Contemporary corpus linguists use a wide variety of methods to study discourse patterns. This volume provides a systematic comparison of various methodological approaches in corpus linguistics through a series of parallel empirical studies that use a single corpus dataset to answer the same overarching research question. Ten contributing experts each use a different method to address the same broadly framed research question: In what ways does language use in online Q+A forum responses differ across four world English varieties (India, Philippines, United Kingdom, and United States)? Contributions will be based on analysis of the same 400,000 word corpus from online Q+A forums, and contributors employ methodologies including corpus-based discourse analysis, audience perceptions, Multi-Dimensional analysis, pragmatic analysis, and keyword analysis.
In their introductory and concluding chapters, the volume editors compare and contrast the findings from each method and assess the degree to which ‘triangulating’ multiple approaches may provide a more nuanced understanding of a research question, with the aim of identifying a set of complementary approaches which could arguably take into account analytical blind spots. Baker and Egbert also consider the importance of issues such as researcher subjectivity, type of annotation, the limitations and affordances of different corpus tools, the relative strengths of qualitative and quantitative approaches, and the value of considering data or information beyond the corpus. Rather than attempting to find the ‘best’ approach, the focus of the volume is on how different corpus linguistic methodologies may complement one another, and raises suggestions for further methodological studies which use triangulation to enrich corpus-related research.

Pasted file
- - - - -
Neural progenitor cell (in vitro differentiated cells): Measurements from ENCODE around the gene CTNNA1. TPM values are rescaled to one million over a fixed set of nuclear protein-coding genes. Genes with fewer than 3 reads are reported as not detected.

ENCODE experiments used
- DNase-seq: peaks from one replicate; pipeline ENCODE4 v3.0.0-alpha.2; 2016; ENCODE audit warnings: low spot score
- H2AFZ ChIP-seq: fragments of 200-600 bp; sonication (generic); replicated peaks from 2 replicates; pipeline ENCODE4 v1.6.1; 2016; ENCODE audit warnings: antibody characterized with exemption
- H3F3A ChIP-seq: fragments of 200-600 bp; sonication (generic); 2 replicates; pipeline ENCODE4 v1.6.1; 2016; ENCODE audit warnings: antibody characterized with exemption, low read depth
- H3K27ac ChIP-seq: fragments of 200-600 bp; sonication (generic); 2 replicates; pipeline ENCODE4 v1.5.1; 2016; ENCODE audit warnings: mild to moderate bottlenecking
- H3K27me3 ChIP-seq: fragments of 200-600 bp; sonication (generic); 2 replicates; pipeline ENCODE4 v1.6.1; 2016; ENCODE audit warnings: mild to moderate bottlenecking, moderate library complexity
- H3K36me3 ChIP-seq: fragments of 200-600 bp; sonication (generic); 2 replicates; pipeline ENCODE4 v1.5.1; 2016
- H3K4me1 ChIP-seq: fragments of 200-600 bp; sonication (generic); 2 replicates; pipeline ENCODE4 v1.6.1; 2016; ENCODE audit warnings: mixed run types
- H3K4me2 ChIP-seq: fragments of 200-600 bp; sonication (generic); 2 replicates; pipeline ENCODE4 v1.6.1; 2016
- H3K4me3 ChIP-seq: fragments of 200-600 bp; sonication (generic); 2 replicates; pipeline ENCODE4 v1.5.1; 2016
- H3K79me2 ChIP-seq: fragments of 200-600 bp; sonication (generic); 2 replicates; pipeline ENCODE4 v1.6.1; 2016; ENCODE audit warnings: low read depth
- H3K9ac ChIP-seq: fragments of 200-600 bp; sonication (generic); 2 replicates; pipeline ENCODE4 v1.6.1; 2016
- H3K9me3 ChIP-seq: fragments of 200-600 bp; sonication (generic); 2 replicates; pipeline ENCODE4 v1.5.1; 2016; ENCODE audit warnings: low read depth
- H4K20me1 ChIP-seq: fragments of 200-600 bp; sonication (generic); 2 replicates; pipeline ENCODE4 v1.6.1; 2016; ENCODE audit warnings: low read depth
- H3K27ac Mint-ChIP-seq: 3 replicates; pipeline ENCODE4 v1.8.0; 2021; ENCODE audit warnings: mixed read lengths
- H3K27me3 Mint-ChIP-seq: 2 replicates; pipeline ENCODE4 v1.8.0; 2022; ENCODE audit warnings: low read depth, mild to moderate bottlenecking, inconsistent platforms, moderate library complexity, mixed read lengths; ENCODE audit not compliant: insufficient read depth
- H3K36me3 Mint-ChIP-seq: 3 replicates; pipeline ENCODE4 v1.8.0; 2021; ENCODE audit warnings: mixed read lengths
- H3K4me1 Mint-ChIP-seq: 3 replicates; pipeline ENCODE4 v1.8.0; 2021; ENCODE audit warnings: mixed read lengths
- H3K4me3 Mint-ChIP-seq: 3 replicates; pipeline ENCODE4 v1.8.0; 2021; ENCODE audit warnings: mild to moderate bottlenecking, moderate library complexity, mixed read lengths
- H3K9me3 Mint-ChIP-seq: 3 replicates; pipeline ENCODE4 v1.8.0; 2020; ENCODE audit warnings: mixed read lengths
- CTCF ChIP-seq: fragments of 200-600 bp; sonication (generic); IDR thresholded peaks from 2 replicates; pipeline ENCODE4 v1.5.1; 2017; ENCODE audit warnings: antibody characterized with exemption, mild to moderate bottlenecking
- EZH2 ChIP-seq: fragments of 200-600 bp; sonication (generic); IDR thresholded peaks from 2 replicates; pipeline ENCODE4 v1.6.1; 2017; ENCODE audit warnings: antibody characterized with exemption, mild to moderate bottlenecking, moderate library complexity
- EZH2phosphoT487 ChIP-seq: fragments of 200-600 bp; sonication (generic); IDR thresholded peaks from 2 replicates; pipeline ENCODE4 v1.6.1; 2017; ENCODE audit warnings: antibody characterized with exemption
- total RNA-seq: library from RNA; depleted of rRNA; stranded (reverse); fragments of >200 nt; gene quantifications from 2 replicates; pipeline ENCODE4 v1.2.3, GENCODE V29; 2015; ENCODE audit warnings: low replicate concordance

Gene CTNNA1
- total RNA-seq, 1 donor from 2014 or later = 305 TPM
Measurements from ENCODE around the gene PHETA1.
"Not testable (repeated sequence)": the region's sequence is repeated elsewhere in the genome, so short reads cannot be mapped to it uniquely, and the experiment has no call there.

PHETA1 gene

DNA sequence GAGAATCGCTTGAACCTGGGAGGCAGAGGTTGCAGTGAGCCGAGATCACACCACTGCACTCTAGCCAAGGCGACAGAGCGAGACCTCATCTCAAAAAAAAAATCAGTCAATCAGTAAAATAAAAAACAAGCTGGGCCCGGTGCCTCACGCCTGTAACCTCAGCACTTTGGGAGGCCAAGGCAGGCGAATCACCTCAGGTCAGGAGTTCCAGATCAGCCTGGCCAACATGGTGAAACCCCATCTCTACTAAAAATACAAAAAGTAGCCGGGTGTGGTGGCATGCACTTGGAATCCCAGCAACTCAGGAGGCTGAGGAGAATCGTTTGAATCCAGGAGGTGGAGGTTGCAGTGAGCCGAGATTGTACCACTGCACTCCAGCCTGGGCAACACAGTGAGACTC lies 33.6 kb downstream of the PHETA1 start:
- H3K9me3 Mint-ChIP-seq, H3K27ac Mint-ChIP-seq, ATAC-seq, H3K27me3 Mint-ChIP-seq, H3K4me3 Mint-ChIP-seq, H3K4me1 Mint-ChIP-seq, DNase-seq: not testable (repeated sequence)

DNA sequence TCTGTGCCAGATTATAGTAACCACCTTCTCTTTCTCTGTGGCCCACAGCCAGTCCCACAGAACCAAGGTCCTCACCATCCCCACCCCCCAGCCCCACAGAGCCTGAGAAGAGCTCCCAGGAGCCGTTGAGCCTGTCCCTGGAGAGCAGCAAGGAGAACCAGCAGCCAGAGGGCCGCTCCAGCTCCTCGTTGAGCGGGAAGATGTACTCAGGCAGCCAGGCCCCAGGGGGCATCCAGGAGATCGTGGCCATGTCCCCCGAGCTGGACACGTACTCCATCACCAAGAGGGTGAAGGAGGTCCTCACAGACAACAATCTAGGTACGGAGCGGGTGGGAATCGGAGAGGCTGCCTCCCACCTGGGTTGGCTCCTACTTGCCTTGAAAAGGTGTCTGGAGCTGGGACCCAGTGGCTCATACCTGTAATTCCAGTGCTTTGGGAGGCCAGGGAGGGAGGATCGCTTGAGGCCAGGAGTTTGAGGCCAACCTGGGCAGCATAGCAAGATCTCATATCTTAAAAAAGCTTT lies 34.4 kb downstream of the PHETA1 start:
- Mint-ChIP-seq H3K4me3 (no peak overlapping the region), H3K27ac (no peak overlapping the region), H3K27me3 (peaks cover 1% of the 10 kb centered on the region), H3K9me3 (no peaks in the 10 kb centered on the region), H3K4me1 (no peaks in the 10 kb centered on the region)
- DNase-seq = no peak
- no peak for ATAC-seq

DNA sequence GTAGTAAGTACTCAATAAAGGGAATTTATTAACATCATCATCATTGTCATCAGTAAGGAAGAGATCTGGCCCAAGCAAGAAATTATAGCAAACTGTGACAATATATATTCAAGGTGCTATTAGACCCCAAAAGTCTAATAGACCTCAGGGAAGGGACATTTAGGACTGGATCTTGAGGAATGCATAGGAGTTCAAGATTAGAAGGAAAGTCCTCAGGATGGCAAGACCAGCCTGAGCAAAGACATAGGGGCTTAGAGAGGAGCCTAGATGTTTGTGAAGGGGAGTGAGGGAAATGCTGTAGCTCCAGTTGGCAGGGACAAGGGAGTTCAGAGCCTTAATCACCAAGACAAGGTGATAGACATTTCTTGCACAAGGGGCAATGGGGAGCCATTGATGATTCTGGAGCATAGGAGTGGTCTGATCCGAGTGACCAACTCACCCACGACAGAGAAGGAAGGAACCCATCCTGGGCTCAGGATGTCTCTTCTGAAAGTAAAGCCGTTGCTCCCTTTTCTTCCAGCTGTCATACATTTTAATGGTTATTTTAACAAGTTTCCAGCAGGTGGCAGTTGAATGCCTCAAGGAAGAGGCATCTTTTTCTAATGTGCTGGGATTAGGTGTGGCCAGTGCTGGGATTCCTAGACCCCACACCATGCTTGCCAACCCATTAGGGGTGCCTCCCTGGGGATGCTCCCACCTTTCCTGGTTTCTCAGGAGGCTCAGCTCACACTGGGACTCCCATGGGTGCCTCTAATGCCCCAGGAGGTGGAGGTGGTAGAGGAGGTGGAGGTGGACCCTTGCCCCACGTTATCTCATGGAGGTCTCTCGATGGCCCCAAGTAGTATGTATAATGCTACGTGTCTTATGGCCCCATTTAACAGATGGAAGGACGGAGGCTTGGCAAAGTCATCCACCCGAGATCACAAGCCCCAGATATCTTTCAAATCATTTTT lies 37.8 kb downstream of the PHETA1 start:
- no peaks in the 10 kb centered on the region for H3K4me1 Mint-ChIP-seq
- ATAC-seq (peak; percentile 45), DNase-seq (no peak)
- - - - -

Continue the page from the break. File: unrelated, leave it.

Table of Contents
Chapter 1 Introduction Paul Baker and Jesse Egbert. Chapter 2 Keywords Rony McEnery. Chapter 3 Lexical Bundles Bethany Gray. Chapter 4 Semantic Annotation Amanda Potts. Chapter 5 Multi-Dimensional Analysis Eric Friginal and Doug Biber. Chapter 6 Collocation Networks Vaclav Brezina. Chapter 7 Variationist Analysis Stefan Th. Gries. Chapter 8 Pragmatics Jonathan Culpeper and Claire Hardaker. Chapter 9 Gendered Discourses Paul Baker. Chapter 10 Qualitative Analysis of Stance Erez Levon. Chapter 11 Stylistic Perception Jesse Egbert. Chapter 12 Research Synthesis Jesse Egbert and Paul Baker.
Paul Baker is Professor of English Language at Lancaster University. His research involves applications of corpus linguistics and his recent books include Using Corpora to Analyze Gender (2014), Discourse Analysis and Media Attitudes (2013) and Sociolinguistics and Corpus Linguistics (2010). He is the commissioning editor of the journal Corpora.
Jesse Egbert is Assistant Professor of Linguistics and English Language at Brigham Young University. His research focuses on register variation and methodological issues in corpus linguistics. His research has been published in journals such as Corpora, International Journal of Corpus Linguistics, Applied Linguistics, and Journal of English Linguistics.